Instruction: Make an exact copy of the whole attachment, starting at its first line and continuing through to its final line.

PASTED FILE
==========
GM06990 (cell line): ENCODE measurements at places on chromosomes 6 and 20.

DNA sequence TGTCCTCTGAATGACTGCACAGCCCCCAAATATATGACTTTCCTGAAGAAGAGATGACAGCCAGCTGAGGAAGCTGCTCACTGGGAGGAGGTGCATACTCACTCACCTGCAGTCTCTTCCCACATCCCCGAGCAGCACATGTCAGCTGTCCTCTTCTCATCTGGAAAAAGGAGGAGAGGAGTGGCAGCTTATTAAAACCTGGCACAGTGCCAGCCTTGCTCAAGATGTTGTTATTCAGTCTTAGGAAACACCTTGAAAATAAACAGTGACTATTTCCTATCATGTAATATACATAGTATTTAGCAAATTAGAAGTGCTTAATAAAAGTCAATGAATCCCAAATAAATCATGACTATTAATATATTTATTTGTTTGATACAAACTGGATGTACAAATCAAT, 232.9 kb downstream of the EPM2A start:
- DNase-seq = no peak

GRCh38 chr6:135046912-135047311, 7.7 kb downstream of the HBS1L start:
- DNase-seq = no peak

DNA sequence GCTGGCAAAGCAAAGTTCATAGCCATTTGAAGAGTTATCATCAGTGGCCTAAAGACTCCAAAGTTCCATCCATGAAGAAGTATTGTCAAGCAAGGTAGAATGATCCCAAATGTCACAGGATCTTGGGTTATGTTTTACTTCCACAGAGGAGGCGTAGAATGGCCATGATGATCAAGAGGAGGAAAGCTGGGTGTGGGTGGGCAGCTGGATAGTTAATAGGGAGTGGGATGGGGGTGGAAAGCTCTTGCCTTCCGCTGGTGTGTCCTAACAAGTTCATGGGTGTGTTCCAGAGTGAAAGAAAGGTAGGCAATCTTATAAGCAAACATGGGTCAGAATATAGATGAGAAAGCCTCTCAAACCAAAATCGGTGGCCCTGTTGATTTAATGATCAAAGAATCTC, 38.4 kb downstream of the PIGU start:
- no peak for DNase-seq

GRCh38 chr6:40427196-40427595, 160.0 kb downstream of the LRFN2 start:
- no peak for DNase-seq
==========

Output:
GM06990 (cell line): ENCODE measurements at places on chromosomes 6 and 20.

DNA sequence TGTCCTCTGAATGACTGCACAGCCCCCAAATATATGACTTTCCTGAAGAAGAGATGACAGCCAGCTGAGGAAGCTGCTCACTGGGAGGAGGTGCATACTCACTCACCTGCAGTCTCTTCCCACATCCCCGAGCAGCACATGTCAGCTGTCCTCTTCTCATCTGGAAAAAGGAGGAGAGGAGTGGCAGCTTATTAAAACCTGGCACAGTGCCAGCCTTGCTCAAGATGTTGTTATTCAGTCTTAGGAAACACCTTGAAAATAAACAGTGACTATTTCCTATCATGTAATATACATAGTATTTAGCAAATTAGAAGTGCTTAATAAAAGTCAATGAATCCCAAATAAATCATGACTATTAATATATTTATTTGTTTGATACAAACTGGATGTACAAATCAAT, 232.9 kb downstream of the EPM2A start:
- DNase-seq = no peak

GRCh38 chr6:135046912-135047311, 7.7 kb downstream of the HBS1L start:
- DNase-seq = no peak

DNA sequence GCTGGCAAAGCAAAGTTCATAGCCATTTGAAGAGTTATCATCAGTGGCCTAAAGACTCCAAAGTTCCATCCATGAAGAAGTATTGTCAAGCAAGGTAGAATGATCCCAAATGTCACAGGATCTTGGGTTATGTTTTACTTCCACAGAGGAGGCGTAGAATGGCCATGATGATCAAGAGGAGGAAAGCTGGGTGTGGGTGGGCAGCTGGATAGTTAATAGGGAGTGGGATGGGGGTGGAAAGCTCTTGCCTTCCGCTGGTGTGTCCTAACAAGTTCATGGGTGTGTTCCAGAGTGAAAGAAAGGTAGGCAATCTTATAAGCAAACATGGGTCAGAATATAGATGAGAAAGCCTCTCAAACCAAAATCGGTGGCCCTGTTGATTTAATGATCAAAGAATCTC, 38.4 kb downstream of the PIGU start:
- no peak for DNase-seq

GRCh38 chr6:40427196-40427595, 160.0 kb downstream of the LRFN2 start:
- no peak for DNase-seq